(5) Nagging woman: “I use to be a fresh bloom until you had your way with me!”
    (6) “The flowers are for my mistress, Cruella de Vil.”
    (7) Overheard:
    Florist: “Who are the flowers for?”
    Nun: “They’re for me. Father O’Flanagan deflowered me last night!”
    (8) “Selling my wares really wears me out!”
    (9) “The shoeshine boy is late again!”
    (10) I’ve seen Heathers. I like that movie a bunch!
    (11) A smart modern woman ties up her flower boxes. A stupid woman does not.
    (12) Someone tossed a thorny rose at me. It caught my eye.

    Liked by 1 person

  4. The two women with hands in coat pockets and fag stuck in mouth…that’s a classic! My mum used to always have a cigarette like that. Britain was a nation of smokers…it used to be awful till they instituted no-smoking which I guess must have been tough on those who smoked. You can see from these pics how hard life was for many of those people, though the chap wearing a suit seems OK. I remember gypsies…they got the blame for everything.

    Liked by 1 person

    1. Gypsies still get the blame here in Norfolk, and it is mostly deserved to be frank.
      I smoked until I was 60, and came from a heavy-smoking family where everyone over 16 smoked. It seemed completely normal to us. 🙂
      Best wishes, Pete.

      Like

  5. I think he found the real Nora Batty! 😀 I find it incredible that so many traders could manage to make a living in such a vast space; I wonder if that could be one of the reasons why it closed? Cheers, Jon.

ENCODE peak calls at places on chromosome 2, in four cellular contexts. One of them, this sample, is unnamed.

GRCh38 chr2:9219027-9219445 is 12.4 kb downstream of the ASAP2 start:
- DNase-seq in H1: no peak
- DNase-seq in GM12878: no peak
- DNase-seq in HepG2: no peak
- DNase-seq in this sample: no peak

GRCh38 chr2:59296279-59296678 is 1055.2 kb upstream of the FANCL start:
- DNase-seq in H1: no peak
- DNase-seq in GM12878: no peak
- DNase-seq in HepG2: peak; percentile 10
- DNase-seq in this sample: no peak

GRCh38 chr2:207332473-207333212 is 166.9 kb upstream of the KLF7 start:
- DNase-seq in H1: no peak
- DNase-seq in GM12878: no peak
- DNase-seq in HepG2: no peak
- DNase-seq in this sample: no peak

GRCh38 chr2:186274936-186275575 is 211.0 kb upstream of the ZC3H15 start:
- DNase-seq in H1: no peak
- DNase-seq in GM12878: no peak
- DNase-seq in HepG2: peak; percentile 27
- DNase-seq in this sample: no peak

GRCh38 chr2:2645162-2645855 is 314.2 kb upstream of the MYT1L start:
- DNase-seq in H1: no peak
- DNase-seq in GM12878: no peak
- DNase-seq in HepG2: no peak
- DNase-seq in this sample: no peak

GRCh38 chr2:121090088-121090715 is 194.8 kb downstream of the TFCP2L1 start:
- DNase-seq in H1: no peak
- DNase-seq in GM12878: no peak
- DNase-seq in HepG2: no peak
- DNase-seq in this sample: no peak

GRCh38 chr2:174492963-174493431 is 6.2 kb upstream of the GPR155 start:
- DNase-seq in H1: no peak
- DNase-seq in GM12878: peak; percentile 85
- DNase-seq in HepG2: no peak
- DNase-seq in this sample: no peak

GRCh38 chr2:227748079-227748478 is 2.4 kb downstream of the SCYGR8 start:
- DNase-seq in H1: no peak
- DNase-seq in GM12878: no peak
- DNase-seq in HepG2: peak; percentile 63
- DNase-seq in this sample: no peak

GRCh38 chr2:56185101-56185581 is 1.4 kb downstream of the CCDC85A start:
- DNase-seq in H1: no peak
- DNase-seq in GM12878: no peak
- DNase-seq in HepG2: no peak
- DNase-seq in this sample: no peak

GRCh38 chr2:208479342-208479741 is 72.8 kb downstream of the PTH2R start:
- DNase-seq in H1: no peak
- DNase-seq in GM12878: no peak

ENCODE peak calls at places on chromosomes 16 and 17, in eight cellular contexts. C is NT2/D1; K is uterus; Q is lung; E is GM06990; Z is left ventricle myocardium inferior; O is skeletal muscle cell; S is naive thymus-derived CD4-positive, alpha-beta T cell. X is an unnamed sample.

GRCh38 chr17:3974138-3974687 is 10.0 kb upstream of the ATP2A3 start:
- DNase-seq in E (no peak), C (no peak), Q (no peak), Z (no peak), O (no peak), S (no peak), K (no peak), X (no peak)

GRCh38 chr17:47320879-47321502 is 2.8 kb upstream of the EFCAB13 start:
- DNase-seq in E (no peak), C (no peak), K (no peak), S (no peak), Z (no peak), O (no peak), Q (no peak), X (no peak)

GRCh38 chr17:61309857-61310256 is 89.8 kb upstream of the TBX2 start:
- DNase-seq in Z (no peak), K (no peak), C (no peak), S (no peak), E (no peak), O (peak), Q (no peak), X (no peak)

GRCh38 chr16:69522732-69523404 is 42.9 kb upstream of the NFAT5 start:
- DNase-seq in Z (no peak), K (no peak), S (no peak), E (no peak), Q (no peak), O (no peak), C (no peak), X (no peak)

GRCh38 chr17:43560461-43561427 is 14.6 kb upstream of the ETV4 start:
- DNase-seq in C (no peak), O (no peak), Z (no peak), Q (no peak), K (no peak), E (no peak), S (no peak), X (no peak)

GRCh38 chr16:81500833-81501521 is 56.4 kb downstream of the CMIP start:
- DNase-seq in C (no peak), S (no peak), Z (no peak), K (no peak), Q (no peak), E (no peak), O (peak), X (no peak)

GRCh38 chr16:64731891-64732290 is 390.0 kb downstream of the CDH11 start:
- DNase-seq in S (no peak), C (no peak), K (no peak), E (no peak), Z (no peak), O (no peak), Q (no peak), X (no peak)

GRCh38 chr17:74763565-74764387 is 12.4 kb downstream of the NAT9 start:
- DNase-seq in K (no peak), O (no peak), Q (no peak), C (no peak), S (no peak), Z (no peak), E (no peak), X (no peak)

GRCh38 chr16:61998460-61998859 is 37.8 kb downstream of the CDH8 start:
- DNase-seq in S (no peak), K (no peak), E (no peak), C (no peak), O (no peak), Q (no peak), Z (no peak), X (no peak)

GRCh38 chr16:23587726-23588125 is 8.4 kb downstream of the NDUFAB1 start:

Liked by 1 person

    1. Yes it was, Gavin. This explains it.
      ‘The area was fields until briefly settled in the 7th century when it became the heart of the Anglo-Saxon trading town of Lundenwic, then abandoned at the end of the 9th century after which it returned to fields. By 1200 part of it had been walled off by the Abbot of Westminster Abbey for use as arable land and orchards, later referred to as “the garden of the Abbey and Convent”, and later “the Convent Garden”. Following the Dissolution of the Monasteries it was granted in 1552 by the young King Edward VI to John Russell, 1st Earl of Bedford (c.1485–1555), the trusted adviser to his father King Henry VIII. The 4th Earl commissioned Inigo Jones to build some fine houses to attract wealthy tenants. Jones designed the Italianate arcaded square along with the church of St Paul’s. The design of the square was new to London and had a significant influence on modern town planning, acting as the prototype for new estates as London grew’.
      Best wishes, Pete.

      Liked by 1 person